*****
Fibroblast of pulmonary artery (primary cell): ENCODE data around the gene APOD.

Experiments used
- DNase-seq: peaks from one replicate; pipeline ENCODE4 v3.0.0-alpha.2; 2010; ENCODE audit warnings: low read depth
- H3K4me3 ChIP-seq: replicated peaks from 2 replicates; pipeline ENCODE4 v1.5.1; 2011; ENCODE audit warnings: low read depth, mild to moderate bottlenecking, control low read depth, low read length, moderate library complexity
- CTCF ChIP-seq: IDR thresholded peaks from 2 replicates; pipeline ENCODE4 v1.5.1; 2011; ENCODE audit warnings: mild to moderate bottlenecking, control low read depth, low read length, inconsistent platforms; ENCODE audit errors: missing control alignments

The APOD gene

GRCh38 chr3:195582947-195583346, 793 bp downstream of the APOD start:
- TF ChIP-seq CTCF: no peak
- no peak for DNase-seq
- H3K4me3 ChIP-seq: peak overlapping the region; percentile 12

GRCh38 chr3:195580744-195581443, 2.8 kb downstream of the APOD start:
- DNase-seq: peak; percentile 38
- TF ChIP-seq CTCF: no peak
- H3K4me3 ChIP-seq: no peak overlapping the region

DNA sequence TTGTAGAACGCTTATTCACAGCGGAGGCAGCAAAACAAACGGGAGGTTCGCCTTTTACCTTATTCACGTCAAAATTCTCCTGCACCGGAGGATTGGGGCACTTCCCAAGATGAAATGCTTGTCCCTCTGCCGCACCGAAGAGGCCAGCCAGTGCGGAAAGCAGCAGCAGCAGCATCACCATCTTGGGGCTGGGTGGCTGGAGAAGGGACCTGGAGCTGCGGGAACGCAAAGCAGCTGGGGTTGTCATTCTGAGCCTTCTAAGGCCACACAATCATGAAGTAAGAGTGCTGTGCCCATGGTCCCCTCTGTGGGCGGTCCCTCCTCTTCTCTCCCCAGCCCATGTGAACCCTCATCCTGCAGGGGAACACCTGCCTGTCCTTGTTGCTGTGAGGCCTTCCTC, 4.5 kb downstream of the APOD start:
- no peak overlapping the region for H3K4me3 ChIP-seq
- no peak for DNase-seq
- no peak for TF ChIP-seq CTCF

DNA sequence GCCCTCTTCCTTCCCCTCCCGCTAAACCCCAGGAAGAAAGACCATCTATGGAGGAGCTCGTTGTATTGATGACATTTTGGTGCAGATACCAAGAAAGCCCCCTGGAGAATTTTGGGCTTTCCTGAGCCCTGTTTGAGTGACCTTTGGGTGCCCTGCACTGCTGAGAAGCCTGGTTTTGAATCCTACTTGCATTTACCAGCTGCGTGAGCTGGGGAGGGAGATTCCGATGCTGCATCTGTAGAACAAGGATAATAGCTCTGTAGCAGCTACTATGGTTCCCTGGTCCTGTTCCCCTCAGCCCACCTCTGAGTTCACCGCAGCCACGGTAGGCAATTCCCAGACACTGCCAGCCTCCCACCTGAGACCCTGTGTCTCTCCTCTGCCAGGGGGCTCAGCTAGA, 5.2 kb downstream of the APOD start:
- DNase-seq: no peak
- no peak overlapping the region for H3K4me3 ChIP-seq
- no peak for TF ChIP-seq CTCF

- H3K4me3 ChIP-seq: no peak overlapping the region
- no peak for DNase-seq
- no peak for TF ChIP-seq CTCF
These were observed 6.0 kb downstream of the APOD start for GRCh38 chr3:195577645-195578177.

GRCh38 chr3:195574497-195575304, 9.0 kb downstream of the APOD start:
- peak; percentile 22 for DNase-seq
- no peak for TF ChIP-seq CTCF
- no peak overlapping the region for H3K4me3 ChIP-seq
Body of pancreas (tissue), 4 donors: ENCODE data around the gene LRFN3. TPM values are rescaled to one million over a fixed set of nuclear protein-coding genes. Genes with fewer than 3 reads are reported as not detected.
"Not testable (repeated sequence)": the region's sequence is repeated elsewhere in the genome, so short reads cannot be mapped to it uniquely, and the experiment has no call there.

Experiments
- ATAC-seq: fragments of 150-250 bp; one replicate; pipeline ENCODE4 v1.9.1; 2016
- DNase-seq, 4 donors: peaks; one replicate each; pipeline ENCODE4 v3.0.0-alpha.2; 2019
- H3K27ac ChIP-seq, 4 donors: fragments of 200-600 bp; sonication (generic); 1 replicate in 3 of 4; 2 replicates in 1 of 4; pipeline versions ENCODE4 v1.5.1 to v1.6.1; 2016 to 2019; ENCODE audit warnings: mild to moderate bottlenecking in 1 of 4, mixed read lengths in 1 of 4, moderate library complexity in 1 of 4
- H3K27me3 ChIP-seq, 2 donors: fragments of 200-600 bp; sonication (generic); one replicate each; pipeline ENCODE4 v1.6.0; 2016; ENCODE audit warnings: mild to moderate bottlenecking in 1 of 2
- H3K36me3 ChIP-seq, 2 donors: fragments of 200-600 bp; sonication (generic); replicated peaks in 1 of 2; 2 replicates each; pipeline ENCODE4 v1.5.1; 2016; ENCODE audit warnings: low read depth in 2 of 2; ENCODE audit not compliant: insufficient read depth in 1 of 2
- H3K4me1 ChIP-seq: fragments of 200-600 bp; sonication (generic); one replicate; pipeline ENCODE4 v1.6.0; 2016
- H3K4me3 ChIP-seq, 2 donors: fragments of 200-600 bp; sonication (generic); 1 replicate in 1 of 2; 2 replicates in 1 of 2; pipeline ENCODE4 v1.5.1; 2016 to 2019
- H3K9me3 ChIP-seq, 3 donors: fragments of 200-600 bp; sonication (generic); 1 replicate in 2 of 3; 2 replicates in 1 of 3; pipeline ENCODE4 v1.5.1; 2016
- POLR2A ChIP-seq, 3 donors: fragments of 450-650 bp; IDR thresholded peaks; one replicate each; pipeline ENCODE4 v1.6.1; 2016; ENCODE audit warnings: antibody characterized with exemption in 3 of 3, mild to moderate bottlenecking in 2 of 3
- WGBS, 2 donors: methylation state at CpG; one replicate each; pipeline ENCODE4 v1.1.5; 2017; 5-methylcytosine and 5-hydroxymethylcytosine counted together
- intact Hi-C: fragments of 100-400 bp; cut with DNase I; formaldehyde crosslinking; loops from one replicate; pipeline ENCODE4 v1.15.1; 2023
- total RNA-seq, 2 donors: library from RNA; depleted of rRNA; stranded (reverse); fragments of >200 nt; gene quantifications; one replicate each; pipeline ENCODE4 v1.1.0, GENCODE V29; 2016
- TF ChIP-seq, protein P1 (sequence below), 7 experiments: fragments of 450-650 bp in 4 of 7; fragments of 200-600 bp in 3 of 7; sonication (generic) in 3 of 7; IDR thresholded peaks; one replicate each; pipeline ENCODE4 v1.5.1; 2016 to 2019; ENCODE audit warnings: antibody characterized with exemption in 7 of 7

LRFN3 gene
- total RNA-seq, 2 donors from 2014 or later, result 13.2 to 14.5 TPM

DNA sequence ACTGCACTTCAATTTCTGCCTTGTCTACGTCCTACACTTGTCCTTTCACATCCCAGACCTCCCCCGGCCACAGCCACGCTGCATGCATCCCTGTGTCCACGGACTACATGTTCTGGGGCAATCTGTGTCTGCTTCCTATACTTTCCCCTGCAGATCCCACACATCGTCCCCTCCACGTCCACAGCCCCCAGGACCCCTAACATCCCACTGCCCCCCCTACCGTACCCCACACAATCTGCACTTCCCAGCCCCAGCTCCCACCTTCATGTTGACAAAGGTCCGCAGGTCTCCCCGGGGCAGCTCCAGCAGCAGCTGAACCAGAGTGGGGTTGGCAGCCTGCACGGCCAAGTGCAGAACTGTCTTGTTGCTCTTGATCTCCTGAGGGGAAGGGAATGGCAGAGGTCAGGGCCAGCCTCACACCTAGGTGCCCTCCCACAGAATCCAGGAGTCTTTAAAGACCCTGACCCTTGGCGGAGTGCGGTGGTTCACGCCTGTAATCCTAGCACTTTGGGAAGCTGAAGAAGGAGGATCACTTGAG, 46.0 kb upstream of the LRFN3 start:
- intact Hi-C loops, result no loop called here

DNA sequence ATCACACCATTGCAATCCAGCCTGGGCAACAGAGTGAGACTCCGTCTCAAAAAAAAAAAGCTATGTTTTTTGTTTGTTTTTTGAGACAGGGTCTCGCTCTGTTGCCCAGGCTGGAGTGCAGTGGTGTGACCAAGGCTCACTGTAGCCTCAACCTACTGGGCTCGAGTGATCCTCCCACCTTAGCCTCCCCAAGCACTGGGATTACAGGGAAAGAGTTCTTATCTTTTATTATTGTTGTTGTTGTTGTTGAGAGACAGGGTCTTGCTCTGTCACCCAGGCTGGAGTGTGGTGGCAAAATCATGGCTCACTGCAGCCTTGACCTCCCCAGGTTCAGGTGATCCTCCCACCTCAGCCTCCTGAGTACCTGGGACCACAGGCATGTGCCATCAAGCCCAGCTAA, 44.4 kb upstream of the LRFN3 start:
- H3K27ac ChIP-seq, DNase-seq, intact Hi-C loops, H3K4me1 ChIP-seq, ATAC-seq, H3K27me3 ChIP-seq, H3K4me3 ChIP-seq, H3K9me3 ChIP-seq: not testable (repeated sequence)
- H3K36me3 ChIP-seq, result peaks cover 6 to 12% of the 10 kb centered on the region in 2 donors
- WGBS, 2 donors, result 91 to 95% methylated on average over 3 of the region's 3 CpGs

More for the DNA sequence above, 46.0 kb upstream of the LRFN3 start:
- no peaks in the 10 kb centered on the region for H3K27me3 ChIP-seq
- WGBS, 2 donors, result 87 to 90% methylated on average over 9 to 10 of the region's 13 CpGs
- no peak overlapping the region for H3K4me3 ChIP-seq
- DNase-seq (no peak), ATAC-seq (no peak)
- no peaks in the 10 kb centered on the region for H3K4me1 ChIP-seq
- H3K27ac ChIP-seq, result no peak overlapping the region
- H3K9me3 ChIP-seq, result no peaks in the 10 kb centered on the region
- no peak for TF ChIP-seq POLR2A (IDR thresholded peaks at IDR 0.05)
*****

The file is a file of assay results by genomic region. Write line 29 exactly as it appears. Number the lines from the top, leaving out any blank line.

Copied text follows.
- no peak for TF ChIP-seq CTCF